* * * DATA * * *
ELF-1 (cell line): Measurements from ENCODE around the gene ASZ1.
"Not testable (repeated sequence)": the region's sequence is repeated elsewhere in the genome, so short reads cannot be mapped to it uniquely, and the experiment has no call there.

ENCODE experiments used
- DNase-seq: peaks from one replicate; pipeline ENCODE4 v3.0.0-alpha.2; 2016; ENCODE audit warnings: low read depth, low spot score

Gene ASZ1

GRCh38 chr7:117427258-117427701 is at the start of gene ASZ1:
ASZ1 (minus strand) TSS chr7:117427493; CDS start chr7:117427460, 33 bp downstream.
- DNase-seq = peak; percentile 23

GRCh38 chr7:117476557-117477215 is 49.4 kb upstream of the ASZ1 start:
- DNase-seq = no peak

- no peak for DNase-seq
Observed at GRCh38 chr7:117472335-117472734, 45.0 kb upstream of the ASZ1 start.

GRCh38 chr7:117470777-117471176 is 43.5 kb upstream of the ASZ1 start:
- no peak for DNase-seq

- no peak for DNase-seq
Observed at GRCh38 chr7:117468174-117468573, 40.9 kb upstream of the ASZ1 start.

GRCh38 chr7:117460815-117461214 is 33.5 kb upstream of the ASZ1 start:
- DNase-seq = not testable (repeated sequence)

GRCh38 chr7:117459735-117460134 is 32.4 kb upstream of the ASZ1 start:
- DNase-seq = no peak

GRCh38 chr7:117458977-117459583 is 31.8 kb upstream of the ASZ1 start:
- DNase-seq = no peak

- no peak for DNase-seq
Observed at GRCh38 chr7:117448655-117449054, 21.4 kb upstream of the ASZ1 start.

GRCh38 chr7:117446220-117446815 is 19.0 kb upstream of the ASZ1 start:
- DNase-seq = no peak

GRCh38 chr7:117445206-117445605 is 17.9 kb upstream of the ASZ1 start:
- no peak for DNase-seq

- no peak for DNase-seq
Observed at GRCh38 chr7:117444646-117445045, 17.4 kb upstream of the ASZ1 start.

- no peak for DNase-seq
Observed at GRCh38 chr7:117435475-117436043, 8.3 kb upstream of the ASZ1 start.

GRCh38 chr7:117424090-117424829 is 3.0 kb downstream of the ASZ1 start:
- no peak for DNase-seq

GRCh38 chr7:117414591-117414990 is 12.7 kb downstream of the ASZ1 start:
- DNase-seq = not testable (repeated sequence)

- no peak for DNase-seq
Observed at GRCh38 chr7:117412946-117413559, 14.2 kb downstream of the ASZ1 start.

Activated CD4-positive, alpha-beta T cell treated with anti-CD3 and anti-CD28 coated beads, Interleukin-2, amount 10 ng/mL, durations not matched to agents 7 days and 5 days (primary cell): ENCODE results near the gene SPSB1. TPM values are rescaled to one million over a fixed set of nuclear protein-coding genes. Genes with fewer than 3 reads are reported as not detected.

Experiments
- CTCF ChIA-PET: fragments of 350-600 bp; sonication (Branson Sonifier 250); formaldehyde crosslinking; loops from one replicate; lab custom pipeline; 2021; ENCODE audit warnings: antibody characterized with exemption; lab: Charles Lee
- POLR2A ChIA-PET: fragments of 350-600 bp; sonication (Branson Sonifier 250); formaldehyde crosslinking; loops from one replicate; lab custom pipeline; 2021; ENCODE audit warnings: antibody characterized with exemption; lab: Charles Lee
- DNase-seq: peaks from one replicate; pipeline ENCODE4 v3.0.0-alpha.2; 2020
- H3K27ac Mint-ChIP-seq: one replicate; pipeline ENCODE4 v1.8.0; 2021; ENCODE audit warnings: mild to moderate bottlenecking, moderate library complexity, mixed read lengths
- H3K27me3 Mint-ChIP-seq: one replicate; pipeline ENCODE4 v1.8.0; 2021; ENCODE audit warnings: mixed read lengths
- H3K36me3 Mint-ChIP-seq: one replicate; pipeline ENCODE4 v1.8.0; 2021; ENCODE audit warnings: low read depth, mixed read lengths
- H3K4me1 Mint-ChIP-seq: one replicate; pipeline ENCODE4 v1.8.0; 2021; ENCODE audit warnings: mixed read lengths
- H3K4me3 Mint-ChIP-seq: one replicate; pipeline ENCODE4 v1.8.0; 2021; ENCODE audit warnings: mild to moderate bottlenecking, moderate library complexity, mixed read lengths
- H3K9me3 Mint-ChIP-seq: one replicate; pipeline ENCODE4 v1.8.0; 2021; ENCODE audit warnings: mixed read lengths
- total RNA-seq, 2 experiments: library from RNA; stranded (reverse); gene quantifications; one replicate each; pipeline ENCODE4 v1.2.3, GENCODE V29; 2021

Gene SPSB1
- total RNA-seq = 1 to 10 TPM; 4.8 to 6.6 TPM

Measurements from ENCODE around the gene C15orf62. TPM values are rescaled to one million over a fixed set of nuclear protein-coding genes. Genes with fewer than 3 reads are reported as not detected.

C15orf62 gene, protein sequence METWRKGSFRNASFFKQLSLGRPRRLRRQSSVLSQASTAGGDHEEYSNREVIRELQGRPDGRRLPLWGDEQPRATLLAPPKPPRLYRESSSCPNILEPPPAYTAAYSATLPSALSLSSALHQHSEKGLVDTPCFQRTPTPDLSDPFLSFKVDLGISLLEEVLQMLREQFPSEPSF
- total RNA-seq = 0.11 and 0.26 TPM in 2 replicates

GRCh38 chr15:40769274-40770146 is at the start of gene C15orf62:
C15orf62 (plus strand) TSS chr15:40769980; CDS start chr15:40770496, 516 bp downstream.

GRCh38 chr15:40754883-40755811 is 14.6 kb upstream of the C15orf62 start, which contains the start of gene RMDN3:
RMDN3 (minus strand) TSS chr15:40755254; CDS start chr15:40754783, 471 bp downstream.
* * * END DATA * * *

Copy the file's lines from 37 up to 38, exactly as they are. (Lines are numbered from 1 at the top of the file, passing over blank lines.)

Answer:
- no peak for DNase-seq
Observed at GRCh38 chr7:117412946-117413559, 14.2 kb downstream of the ASZ1 start.